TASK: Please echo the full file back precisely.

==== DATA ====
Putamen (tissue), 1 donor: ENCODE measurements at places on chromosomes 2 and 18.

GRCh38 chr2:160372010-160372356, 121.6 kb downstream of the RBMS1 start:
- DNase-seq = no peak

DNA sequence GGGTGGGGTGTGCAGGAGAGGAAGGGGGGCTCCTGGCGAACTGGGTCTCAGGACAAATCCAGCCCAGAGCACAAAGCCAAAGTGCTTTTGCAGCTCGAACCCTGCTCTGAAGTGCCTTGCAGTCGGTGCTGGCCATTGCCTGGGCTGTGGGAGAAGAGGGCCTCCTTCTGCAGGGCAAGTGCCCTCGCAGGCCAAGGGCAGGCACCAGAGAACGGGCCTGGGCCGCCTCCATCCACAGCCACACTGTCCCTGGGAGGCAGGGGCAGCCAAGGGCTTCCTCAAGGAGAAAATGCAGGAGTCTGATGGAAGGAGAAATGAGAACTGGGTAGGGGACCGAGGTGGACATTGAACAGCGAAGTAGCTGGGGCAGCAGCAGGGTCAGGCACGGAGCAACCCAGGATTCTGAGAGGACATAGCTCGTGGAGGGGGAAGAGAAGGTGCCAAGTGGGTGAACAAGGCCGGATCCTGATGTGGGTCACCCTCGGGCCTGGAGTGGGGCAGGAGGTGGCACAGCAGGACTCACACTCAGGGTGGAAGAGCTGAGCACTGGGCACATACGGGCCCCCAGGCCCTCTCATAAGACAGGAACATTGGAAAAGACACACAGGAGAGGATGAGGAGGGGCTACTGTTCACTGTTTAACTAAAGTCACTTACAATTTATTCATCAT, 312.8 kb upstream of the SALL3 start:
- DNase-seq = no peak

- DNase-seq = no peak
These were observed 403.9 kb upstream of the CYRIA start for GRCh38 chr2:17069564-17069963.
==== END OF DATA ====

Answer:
Putamen (tissue), 1 donor: ENCODE measurements at places on chromosomes 2 and 18.

GRCh38 chr2:160372010-160372356, 121.6 kb downstream of the RBMS1 start:
- DNase-seq = no peak

DNA sequence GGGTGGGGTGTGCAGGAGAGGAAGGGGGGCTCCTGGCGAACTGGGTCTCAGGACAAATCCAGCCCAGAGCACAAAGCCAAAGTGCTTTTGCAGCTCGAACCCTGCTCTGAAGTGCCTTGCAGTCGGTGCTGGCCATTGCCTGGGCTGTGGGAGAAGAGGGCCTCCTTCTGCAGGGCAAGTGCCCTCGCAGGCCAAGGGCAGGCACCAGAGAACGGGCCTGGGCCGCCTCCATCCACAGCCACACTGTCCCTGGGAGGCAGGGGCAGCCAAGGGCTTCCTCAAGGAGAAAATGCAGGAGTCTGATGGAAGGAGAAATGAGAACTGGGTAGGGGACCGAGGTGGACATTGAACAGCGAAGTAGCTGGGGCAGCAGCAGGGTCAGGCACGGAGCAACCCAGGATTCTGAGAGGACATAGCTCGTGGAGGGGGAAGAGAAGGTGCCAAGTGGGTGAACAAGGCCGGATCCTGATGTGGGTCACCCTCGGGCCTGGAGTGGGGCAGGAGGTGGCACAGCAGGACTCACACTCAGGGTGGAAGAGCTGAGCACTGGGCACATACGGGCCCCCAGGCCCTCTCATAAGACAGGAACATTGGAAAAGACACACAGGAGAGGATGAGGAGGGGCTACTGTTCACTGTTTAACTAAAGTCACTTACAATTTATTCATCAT, 312.8 kb upstream of the SALL3 start:
- DNase-seq = no peak

- DNase-seq = no peak
These were observed 403.9 kb upstream of the CYRIA start for GRCh38 chr2:17069564-17069963.